FAQ

These are questions with answers that are most commonly asked. Many of these questions have been submitted through to and answered by Dr Simcock, a neurologist and the Neurological Foundation’s Medical Advisor.

  • I am 44 years old and I have just been diagnosed as having Parkinson's disease. Should I start treatment? What is the best medication?

    There is no advantage in either starting treatment early, or in delaying treatment. The appropriate time is when your symptoms are interfering with your life. The aim of medication is to improve the symptoms where you can manage with them, but not to get rid of the symptoms completely, that is, to use the smallest reasonable dose of medication.


    The type of medication to start on is controversial, between a dopamine agonist (eg, ropinirole) or a preparation contain L-Dopa (Madopar or Siminet) You need to discuss these options with your neurologist.

  • I am a 74-year-old retired farmer. For 2 years I have had numb feet and this is getting worse. I saw a neurologist who diagnosed peripheral sensory neuropathy. Can you explain this diagnosis.

    A neuropathy is a disorder in which there is damage to the nerve fibres encoding messages from the spinal cord to the muscles (motor nerve fibres) from the sense organs in the skin, joints and muscles to the spinal cord (sensory nerve fibres) and the fine nerve fibres controlling the circulation and sweating (autonomic nerve fibres). A peripheral neuropathy is a disorder in which the longest nerve fibre are generally affected first and most severely - so that the symptons start in the feet and both sides are usually affected to the same degree.

  • I am confused about the benefit of taking asprin to prevent a stroke. A recent newspaer articel quoted a report the asprin caused more harm than good.

    The report quoted results from a health group taking asprin - the deleterious side effects were greater than the benefits (prevention of heart attck or stroke) However, the situation when asprin is given after a stroke to prevent further stokes is different. Asprin has been shown to be of benefit after an ischamic stroke. The degree of benefit is difficult to assess. For example, asprin after a stroke may reduce the chance of a furhter stroke over the next 3 years from 15 % to 10%. This could be said to be a reduction of 33%. A 33% reduction sounds impressive.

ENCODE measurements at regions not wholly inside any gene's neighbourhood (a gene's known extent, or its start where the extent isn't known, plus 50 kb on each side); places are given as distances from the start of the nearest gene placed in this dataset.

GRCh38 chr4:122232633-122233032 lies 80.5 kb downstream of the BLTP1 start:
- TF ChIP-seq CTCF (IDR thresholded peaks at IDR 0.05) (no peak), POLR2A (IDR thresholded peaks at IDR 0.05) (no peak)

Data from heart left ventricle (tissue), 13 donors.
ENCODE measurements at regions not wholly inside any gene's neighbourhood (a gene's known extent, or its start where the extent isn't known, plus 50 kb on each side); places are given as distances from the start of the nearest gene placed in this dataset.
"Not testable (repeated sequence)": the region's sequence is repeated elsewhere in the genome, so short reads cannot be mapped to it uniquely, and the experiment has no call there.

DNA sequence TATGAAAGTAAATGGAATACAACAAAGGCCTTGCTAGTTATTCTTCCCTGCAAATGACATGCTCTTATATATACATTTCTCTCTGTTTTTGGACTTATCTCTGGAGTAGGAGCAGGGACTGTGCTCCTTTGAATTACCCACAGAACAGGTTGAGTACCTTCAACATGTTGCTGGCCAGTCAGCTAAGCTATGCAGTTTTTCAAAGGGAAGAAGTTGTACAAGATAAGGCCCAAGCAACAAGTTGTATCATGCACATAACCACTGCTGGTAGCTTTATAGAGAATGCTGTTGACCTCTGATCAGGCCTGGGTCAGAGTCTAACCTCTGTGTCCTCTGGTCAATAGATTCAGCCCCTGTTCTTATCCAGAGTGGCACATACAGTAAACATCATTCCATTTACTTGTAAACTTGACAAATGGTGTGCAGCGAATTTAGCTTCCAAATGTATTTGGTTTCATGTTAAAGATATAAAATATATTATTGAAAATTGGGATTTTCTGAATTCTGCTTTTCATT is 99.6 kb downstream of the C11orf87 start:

• I am going to be having a neurological assessment for migraine, what should I expect?

    The Neurologist will ask you details about your headaches - frequency, site, precipitating and relieving factors, associated symptoms and previous treatment. He will also ask about your past medical history and your family history and will also need to know your social situation. He will then examine you thoroughly and finally discuss his diagnosis and plan of management with you. This could take about 3/4 hour.

  • I am troubled by hot burning feet or in cold weather sometimes excessively cold. Degree varies without any obvious reason. Some pain also in balls of feet. No medication has been helpful except Ativan which has controlled symptoms a little. I am interested to know the neurological explanation of this condition for interests sake. I manage it OK and am not seeking a treatment just more information, thanks.

    Sometimes the distortion of sensation in the feet which you describe can be caused by damage to the sensory nerves. This damage may be due to any one of a number of causes such as diabetes, excess alcohol or other toxins, or some blood disorder; often no cause can be found. The feet are affected because the longest sensory nerves are the most easily damaged.

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